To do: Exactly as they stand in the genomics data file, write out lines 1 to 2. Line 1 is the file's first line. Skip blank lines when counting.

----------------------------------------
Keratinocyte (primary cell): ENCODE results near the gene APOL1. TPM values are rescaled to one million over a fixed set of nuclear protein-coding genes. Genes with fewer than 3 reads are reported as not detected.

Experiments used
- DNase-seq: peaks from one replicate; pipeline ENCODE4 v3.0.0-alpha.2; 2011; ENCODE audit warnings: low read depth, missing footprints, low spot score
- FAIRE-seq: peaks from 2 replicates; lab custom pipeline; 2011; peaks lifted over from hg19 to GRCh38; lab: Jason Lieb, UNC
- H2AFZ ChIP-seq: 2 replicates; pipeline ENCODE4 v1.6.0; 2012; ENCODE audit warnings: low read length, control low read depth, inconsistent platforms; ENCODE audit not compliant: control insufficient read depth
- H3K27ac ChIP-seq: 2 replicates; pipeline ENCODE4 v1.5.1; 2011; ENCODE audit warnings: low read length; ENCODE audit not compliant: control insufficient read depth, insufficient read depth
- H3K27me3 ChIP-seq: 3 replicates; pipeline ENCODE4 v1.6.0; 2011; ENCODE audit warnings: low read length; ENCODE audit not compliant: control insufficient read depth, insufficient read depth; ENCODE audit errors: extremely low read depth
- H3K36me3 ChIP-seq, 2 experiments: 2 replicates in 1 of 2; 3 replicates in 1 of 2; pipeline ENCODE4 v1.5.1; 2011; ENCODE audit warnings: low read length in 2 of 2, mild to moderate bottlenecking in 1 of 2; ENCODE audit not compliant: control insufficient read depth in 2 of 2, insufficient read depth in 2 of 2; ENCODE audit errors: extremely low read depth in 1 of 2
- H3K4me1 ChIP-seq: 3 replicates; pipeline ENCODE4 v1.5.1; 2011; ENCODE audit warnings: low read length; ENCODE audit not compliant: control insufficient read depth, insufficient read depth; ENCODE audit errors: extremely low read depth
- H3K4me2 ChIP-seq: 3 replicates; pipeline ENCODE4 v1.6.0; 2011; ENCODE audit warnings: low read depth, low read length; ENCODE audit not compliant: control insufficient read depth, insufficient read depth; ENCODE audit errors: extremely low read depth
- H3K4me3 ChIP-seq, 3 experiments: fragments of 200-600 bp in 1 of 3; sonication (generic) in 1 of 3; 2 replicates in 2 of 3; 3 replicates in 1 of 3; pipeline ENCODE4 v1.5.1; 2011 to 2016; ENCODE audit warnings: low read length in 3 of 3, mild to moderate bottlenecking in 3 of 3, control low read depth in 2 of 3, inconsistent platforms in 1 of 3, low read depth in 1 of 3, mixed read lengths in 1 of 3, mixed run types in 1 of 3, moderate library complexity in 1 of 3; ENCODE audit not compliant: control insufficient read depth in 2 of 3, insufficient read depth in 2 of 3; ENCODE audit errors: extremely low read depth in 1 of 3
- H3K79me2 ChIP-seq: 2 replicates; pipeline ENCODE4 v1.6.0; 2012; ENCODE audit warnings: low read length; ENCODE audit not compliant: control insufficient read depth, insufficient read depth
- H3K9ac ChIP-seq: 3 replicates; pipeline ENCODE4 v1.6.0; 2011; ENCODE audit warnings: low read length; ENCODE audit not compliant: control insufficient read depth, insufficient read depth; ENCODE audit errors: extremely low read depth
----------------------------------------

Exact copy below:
Keratinocyte (primary cell): ENCODE results near the gene APOL1. TPM values are rescaled to one million over a fixed set of nuclear protein-coding genes. Genes with fewer than 3 reads are reported as not detected.

Experiments used